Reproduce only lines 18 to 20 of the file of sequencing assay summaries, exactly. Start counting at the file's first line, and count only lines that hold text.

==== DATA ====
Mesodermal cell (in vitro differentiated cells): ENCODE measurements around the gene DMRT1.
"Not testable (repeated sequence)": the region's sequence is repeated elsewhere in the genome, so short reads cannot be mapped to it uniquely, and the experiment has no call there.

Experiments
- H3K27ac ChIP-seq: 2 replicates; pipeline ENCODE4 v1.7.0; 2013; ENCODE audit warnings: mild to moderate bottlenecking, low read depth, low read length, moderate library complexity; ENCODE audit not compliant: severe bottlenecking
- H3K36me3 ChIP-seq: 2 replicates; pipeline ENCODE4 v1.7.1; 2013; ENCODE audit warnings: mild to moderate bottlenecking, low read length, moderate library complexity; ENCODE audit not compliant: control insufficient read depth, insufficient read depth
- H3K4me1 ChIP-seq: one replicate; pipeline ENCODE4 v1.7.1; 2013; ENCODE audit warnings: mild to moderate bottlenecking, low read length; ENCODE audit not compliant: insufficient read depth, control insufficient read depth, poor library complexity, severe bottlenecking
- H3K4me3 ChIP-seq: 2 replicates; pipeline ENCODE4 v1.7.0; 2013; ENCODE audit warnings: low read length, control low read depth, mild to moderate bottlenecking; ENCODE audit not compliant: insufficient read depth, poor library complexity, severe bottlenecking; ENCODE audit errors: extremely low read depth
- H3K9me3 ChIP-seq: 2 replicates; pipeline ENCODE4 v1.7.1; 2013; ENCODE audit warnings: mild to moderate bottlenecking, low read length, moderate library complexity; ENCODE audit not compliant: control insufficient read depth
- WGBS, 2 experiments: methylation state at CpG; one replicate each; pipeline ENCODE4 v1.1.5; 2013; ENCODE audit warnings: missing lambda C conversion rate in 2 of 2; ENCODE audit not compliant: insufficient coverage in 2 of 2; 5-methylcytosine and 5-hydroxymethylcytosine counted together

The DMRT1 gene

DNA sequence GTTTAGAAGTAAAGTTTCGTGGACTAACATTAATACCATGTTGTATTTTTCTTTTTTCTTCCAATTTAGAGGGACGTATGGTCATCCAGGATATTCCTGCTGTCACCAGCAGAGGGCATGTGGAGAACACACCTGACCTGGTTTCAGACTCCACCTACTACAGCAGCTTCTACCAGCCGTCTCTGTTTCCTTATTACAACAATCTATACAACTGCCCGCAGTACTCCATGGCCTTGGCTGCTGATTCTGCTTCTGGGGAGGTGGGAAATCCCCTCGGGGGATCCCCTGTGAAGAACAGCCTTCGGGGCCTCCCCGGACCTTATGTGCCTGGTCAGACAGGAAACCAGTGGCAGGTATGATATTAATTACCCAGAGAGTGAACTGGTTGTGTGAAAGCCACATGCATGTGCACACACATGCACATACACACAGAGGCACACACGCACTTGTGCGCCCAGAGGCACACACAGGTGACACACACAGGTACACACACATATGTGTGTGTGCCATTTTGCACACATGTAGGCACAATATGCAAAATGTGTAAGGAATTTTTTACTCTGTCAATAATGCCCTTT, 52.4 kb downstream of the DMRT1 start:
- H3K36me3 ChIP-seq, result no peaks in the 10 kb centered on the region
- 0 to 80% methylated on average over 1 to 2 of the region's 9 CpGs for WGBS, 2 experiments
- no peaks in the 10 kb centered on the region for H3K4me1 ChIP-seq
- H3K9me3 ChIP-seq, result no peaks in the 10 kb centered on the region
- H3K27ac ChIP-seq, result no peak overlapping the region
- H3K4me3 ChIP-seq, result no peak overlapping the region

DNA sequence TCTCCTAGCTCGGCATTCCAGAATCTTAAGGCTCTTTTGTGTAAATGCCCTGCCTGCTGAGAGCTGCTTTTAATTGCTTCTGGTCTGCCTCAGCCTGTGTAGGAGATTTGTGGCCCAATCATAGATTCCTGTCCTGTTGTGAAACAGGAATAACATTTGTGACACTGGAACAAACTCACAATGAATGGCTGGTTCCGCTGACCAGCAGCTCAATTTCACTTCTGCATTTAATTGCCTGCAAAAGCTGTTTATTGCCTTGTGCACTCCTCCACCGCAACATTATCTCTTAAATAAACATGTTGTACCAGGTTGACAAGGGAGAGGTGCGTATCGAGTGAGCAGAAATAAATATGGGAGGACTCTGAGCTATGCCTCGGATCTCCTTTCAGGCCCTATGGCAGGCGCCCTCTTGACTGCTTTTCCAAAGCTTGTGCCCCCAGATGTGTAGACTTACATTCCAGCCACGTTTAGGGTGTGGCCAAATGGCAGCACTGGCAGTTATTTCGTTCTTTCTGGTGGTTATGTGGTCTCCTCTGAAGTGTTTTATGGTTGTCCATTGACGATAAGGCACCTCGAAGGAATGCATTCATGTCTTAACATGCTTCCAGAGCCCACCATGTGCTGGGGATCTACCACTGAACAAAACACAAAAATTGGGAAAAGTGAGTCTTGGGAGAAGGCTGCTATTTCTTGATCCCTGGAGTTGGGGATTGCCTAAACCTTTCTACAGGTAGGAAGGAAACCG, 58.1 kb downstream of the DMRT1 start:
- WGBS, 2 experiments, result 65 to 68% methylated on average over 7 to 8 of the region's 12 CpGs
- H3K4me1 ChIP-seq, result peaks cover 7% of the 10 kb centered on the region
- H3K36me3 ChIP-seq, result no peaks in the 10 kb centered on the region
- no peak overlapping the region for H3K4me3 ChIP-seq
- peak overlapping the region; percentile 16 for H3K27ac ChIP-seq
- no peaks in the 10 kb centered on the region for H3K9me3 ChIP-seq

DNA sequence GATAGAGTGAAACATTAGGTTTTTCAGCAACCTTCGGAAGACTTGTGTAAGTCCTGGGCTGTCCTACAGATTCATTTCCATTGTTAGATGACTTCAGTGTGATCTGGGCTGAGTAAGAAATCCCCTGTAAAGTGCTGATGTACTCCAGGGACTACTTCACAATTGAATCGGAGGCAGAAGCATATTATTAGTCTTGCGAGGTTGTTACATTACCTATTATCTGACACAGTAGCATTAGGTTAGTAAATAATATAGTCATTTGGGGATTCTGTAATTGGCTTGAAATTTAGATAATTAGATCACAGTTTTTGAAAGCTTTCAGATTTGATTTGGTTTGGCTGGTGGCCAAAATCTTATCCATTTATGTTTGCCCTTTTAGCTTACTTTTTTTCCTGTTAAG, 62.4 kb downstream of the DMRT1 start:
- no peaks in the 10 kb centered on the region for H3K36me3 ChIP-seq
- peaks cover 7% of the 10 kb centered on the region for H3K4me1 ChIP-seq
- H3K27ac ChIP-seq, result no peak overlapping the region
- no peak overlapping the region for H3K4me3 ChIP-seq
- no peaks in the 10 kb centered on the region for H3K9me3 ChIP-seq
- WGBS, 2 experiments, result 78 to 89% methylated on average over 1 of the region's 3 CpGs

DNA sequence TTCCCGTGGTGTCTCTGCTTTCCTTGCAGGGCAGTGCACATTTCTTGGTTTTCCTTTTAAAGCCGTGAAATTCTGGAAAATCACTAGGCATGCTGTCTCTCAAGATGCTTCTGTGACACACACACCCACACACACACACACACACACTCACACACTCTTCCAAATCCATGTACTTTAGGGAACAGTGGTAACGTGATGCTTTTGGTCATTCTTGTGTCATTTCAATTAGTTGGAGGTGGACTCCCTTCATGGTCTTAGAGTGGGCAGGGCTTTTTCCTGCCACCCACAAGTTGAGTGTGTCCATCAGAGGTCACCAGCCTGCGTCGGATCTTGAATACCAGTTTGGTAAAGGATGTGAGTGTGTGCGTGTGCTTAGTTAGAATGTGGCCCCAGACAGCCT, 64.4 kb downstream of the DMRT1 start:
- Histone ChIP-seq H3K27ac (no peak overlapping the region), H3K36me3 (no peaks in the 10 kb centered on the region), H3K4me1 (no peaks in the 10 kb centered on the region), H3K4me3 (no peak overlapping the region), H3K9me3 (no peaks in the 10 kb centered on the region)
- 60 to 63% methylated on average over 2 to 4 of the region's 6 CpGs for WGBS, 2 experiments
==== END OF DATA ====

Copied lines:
DNA sequence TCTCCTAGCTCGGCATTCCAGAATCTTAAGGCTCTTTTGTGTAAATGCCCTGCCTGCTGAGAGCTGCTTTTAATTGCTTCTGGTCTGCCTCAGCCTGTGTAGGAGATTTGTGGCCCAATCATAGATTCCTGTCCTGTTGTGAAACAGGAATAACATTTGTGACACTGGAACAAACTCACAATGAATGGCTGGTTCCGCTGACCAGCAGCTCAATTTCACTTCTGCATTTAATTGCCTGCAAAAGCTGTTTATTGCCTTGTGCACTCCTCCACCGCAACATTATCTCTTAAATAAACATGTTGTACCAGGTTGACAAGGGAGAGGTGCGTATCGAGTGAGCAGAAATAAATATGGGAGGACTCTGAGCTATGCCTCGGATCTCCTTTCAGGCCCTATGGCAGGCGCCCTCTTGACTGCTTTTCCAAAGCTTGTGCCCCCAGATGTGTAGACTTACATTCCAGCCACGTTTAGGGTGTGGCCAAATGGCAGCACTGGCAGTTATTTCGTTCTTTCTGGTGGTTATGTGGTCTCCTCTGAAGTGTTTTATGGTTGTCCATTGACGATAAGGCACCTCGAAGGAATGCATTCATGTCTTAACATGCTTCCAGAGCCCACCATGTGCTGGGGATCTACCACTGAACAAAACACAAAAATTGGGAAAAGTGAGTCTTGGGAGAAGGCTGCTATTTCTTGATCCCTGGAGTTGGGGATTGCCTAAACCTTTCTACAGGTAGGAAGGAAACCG, 58.1 kb downstream of the DMRT1 start:
- WGBS, 2 experiments, result 65 to 68% methylated on average over 7 to 8 of the region's 12 CpGs
- H3K4me1 ChIP-seq, result peaks cover 7% of the 10 kb centered on the region